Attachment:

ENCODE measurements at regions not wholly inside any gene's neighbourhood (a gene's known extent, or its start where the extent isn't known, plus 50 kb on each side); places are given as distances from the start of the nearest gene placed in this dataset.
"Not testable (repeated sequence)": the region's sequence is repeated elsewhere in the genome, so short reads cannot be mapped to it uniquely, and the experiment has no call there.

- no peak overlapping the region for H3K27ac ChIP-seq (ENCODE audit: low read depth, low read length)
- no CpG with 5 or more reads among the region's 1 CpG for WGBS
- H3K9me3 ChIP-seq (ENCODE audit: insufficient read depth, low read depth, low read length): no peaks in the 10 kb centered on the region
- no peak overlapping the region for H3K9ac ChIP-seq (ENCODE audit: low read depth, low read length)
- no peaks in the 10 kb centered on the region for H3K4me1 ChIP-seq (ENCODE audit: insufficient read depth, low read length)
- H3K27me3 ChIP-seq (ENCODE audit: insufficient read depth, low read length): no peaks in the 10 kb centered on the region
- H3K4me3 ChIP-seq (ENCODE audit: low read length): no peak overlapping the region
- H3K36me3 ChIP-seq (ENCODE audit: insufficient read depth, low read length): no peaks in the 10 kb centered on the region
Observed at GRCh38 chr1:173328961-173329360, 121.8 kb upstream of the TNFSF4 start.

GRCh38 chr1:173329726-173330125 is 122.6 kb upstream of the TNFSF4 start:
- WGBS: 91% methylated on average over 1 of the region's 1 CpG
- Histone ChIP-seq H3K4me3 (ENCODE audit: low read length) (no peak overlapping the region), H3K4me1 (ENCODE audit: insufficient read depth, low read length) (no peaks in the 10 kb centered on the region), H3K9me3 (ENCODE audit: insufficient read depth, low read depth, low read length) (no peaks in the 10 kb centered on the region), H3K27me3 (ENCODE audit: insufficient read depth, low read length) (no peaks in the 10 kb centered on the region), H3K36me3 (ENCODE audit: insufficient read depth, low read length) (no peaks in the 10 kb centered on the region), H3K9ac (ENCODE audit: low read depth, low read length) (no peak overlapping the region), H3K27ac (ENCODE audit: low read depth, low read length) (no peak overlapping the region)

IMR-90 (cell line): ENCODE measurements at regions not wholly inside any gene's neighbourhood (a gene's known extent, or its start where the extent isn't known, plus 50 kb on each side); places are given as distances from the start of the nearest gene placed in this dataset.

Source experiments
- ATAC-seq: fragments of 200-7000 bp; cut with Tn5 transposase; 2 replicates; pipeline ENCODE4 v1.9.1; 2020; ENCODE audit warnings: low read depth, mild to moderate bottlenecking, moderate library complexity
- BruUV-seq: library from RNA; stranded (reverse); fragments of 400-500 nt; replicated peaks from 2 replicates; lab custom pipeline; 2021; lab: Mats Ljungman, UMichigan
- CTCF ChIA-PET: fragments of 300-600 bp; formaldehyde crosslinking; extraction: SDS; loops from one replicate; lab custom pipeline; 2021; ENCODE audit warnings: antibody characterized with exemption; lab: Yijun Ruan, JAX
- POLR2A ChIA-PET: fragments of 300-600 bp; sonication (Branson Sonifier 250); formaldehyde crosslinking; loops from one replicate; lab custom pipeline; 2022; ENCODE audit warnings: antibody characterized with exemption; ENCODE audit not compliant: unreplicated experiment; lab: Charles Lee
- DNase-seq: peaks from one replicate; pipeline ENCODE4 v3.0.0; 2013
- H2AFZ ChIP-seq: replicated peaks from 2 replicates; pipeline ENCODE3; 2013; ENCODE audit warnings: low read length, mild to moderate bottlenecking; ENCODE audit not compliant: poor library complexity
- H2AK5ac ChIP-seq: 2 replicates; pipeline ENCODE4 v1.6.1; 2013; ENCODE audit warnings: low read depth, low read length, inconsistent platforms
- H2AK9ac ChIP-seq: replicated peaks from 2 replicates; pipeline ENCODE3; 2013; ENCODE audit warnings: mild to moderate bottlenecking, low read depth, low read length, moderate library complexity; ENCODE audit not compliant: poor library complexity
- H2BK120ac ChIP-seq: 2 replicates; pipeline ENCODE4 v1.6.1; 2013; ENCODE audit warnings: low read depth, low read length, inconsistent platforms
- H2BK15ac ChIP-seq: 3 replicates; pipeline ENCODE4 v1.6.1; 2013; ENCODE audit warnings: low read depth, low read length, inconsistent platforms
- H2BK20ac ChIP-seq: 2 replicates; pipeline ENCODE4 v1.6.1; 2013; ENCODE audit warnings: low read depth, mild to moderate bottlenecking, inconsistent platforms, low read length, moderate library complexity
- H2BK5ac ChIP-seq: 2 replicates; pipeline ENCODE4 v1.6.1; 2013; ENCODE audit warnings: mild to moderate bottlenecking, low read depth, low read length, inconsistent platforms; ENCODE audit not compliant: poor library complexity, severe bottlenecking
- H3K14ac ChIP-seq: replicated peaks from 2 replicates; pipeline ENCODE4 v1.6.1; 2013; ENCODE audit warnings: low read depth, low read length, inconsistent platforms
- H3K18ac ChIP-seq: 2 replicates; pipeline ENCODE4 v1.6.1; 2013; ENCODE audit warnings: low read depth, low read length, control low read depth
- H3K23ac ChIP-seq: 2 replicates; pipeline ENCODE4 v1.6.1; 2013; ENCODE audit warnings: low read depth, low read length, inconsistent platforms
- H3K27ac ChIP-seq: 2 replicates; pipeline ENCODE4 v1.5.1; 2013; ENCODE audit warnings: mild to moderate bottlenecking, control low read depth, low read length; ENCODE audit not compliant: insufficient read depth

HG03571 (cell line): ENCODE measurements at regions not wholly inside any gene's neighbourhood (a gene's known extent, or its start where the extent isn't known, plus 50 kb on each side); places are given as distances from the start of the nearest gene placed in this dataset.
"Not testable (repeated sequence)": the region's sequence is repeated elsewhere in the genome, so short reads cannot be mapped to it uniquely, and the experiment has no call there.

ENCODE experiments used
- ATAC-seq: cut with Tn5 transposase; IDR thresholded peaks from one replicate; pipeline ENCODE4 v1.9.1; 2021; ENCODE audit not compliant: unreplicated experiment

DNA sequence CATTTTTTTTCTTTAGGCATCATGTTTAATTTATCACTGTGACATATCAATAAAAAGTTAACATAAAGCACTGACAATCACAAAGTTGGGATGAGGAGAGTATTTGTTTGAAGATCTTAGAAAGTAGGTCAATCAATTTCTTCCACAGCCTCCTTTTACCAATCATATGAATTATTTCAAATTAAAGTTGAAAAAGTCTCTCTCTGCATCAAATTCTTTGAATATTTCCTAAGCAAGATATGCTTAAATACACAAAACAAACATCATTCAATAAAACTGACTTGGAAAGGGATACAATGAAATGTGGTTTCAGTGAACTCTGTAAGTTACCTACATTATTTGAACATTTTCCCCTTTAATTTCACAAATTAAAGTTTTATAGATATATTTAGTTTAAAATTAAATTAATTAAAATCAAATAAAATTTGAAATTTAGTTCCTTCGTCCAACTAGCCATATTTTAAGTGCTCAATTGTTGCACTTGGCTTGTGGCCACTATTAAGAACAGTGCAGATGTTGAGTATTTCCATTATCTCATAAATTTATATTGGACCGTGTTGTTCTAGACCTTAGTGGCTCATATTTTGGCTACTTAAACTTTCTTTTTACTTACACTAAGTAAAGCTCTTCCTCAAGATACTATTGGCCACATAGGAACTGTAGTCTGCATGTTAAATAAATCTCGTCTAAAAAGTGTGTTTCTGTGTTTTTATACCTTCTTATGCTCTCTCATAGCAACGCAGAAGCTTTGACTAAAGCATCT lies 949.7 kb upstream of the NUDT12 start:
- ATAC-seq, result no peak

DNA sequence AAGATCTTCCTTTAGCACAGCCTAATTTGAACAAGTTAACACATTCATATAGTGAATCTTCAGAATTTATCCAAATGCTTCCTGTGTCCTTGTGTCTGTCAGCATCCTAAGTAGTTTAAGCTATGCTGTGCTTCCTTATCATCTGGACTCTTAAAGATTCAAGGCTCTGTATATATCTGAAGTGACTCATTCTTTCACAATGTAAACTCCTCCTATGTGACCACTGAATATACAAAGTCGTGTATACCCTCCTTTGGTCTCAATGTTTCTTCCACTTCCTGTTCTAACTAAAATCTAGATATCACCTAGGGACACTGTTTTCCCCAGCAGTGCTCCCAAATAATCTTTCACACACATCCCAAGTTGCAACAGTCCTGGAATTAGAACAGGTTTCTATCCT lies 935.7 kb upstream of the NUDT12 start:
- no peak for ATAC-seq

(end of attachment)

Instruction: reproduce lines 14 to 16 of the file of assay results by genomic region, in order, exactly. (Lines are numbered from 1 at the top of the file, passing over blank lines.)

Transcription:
- Histone ChIP-seq H3K4me3 (ENCODE audit: low read length) (no peak overlapping the region), H3K4me1 (ENCODE audit: insufficient read depth, low read length) (no peaks in the 10 kb centered on the region), H3K9me3 (ENCODE audit: insufficient read depth, low read depth, low read length) (no peaks in the 10 kb centered on the region), H3K27me3 (ENCODE audit: insufficient read depth, low read length) (no peaks in the 10 kb centered on the region), H3K36me3 (ENCODE audit: insufficient read depth, low read length) (no peaks in the 10 kb centered on the region), H3K9ac (ENCODE audit: low read depth, low read length) (no peak overlapping the region), H3K27ac (ENCODE audit: low read depth, low read length) (no peak overlapping the region)

IMR-90 (cell line): ENCODE measurements at regions not wholly inside any gene's neighbourhood (a gene's known extent, or its start where the extent isn't known, plus 50 kb on each side); places are given as distances from the start of the nearest gene placed in this dataset.

Source experiments